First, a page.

icon bookmark-bicon bookmarkicon cameraicon checkicon chevron downicon chevron lefticon chevron righticon chevron upicon closeicon v-compressicon downloadicon editicon v-expandicon fbicon fileicon filtericon flag ruicon full chevron downicon full chevron lefticon full chevron righticon full chevron upicon gpicon insicon mailicon moveicon-musicicon mutedicon nomutedicon okicon v-pauseicon v-playicon searchicon shareicon sign inicon sign upicon stepbackicon stepforicon swipe downicon tagicon tagsicon tgicon trashicon twicon vkicon yticon wticon fm
12 Dec, 2015 22:52

‘Most hated man in America’ raises drug prices again

‘Most hated man in America’ raises drug prices again

Martin Shkreli, the man who caused outrage when he announced a 5,500 percent increase in the price of Daraprim medication, has set his sights on another drug to cash in on.

The pharmaceutical CEO is set to increase the price of medication used to treat Chagas disease, a parasitic disease that can lead to lethal heart problems. It is common in South America.

READ MORE: CEO who jacked up price of AIDS pill to $750 faces major backlash

Shkreli has bought a majority share in KaloBios Pharmaceuticals, allowing him to apply for exclusive selling right to benzidazole. It currently costs between $50-100 for a two-month treatment.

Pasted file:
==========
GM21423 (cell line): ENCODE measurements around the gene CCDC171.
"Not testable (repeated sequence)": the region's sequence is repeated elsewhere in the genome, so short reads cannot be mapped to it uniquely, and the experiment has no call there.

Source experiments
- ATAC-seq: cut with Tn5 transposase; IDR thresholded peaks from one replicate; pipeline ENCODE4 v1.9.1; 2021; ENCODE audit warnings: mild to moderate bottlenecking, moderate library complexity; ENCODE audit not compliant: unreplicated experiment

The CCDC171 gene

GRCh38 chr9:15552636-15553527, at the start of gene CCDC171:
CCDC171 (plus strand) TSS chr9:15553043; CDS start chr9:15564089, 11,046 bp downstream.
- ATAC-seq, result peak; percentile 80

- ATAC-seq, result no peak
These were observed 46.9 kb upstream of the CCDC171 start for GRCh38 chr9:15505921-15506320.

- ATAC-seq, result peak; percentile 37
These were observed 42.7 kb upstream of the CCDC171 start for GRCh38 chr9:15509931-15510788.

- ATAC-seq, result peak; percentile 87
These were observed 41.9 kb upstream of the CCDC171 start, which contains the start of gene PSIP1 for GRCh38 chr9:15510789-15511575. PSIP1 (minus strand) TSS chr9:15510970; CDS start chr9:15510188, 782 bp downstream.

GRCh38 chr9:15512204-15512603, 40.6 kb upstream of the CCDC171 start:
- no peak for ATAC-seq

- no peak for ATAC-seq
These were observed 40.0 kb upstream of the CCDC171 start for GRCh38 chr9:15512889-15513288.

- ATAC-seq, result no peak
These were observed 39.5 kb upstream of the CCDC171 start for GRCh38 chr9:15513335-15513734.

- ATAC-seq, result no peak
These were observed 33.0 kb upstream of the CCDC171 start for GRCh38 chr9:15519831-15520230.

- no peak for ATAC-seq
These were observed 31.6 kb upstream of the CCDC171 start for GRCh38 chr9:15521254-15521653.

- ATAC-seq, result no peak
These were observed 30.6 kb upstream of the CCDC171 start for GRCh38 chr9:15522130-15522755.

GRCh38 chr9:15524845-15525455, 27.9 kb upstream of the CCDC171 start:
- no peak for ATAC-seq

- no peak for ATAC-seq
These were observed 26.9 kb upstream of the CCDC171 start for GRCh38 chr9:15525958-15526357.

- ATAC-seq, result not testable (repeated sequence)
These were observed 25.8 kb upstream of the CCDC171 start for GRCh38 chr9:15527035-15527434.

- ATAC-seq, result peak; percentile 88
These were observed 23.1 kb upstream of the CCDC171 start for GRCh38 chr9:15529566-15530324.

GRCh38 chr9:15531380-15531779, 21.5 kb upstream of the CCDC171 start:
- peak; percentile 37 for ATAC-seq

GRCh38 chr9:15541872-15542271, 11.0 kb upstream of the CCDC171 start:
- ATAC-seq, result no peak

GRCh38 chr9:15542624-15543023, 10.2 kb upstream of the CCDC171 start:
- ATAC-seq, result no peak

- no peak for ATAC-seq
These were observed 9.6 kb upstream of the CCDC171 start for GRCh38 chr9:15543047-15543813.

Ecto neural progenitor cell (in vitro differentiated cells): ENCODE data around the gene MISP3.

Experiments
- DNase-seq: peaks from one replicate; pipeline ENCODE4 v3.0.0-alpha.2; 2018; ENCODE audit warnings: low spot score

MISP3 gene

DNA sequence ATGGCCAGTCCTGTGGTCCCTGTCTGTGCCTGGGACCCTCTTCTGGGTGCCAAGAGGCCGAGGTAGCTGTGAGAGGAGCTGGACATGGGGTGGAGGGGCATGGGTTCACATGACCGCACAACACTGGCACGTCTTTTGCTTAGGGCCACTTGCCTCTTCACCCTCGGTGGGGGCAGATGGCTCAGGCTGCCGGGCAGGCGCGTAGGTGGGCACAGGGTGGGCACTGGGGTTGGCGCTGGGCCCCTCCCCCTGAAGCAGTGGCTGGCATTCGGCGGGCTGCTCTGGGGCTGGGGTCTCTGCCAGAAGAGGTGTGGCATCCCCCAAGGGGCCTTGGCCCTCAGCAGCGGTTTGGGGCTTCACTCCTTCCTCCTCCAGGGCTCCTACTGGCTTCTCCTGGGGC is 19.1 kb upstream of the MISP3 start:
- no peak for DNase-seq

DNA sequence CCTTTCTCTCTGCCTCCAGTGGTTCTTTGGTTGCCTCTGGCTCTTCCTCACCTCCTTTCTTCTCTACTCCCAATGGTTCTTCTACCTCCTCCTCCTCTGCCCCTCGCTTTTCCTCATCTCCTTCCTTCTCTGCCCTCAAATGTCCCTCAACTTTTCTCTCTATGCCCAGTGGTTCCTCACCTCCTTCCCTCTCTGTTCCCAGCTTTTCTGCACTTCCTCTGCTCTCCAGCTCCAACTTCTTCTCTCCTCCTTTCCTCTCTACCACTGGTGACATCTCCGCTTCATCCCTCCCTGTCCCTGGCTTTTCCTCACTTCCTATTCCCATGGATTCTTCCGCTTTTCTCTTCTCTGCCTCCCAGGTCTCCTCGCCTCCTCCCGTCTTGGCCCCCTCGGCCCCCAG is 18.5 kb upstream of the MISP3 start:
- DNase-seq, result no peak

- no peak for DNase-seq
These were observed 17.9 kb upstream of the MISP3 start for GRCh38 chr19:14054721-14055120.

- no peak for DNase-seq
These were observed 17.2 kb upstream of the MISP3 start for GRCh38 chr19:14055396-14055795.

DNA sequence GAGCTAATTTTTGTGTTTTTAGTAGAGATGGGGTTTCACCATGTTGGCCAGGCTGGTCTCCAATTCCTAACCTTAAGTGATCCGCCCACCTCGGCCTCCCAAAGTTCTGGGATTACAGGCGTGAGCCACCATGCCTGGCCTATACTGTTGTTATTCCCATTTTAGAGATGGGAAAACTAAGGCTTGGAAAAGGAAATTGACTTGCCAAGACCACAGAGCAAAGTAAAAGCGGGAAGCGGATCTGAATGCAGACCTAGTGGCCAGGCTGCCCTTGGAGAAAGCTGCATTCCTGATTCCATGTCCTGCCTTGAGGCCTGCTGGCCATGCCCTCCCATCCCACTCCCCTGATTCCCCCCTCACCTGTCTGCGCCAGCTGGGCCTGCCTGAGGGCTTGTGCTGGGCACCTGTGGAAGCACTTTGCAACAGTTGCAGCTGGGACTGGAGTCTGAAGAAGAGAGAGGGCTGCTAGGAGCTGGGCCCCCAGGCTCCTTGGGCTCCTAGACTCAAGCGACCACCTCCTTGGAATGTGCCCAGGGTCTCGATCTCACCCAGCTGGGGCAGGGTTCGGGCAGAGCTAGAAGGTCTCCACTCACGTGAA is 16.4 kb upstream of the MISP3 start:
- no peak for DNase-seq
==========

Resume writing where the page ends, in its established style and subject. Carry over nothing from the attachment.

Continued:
According to the New York Times, Shkreli told investors he hopes it "would be similar to that of hepatitis C drugs, which cost $60,000 to nearly $100,000 for a course of treatment."

Shkreli hopes to take advantage of a federal program that awards companies for developing drugs. 

The program hands out vouchers which can then be sold to other companies at a profit, according to the New York Times. Shkreli wants to get the voucher for getting the Chagos drug approved by the FDA. In doing so, he is failing to develop a new drug, but cashing in on a drug that is already widely used. Shkreli would have exclusive rights to the drug in the US for five years.

Shkreli increased the price of Daraprim medication, used by HIV and cancer patients from $13.50 to $700 a pill when he acquired the rights earlier this year.